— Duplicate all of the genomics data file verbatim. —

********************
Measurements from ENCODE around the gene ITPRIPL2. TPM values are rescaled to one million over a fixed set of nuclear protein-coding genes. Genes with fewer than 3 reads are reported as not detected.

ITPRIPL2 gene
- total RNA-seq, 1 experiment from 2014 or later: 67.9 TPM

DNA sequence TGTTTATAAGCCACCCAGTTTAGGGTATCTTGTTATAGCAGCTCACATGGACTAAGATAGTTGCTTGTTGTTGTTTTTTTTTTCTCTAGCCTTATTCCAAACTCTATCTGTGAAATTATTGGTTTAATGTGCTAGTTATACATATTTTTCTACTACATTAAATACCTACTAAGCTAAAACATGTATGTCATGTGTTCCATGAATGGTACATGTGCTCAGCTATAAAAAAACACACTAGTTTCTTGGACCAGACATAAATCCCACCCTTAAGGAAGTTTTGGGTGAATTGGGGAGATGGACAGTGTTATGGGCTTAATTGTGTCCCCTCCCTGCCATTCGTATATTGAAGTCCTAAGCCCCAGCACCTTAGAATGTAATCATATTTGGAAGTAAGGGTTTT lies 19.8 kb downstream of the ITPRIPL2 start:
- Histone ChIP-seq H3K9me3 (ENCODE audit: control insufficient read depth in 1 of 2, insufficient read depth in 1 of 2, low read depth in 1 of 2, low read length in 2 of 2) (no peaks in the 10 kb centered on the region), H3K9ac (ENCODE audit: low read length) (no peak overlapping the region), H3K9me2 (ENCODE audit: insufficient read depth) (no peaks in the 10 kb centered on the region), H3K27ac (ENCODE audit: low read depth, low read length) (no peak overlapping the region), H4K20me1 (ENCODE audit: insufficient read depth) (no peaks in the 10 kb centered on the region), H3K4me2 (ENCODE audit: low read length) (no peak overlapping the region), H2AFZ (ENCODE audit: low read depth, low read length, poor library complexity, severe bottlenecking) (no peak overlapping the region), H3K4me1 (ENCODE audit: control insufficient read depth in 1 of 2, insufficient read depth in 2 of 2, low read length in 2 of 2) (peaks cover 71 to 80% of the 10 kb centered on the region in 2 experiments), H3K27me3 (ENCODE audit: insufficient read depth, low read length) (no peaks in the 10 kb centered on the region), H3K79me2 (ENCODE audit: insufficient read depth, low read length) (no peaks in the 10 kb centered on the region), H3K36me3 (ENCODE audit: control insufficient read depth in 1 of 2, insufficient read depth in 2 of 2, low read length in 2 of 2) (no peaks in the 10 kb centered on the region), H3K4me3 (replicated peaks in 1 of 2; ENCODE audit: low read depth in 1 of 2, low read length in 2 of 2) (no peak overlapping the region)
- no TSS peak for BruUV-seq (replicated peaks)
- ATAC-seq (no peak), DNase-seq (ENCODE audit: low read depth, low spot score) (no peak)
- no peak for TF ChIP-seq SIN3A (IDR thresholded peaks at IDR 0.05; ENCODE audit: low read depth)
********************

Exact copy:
Measurements from ENCODE around the gene ITPRIPL2. TPM values are rescaled to one million over a fixed set of nuclear protein-coding genes. Genes with fewer than 3 reads are reported as not detected.

ITPRIPL2 gene
- total RNA-seq, 1 experiment from 2014 or later: 67.9 TPM

DNA sequence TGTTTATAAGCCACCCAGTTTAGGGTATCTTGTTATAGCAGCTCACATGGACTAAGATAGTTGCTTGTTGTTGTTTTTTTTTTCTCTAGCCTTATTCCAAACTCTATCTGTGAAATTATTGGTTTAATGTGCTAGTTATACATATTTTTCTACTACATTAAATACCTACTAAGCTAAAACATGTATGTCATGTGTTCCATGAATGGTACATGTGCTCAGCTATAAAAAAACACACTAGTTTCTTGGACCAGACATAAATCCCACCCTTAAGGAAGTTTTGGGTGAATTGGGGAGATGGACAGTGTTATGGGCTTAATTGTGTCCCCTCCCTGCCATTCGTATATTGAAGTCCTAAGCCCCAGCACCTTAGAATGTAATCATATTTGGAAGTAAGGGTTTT lies 19.8 kb downstream of the ITPRIPL2 start:
- Histone ChIP-seq H3K9me3 (ENCODE audit: control insufficient read depth in 1 of 2, insufficient read depth in 1 of 2, low read depth in 1 of 2, low read length in 2 of 2) (no peaks in the 10 kb centered on the region), H3K9ac (ENCODE audit: low read length) (no peak overlapping the region), H3K9me2 (ENCODE audit: insufficient read depth) (no peaks in the 10 kb centered on the region), H3K27ac (ENCODE audit: low read depth, low read length) (no peak overlapping the region), H4K20me1 (ENCODE audit: insufficient read depth) (no peaks in the 10 kb centered on the region), H3K4me2 (ENCODE audit: low read length) (no peak overlapping the region), H2AFZ (ENCODE audit: low read depth, low read length, poor library complexity, severe bottlenecking) (no peak overlapping the region), H3K4me1 (ENCODE audit: control insufficient read depth in 1 of 2, insufficient read depth in 2 of 2, low read length in 2 of 2) (peaks cover 71 to 80% of the 10 kb centered on the region in 2 experiments), H3K27me3 (ENCODE audit: insufficient read depth, low read length) (no peaks in the 10 kb centered on the region), H3K79me2 (ENCODE audit: insufficient read depth, low read length) (no peaks in the 10 kb centered on the region), H3K36me3 (ENCODE audit: control insufficient read depth in 1 of 2, insufficient read depth in 2 of 2, low read length in 2 of 2) (no peaks in the 10 kb centered on the region), H3K4me3 (replicated peaks in 1 of 2; ENCODE audit: low read depth in 1 of 2, low read length in 2 of 2) (no peak overlapping the region)
- no TSS peak for BruUV-seq (replicated peaks)
- ATAC-seq (no peak), DNase-seq (ENCODE audit: low read depth, low spot score) (no peak)
- no peak for TF ChIP-seq SIN3A (IDR thresholded peaks at IDR 0.05; ENCODE audit: low read depth)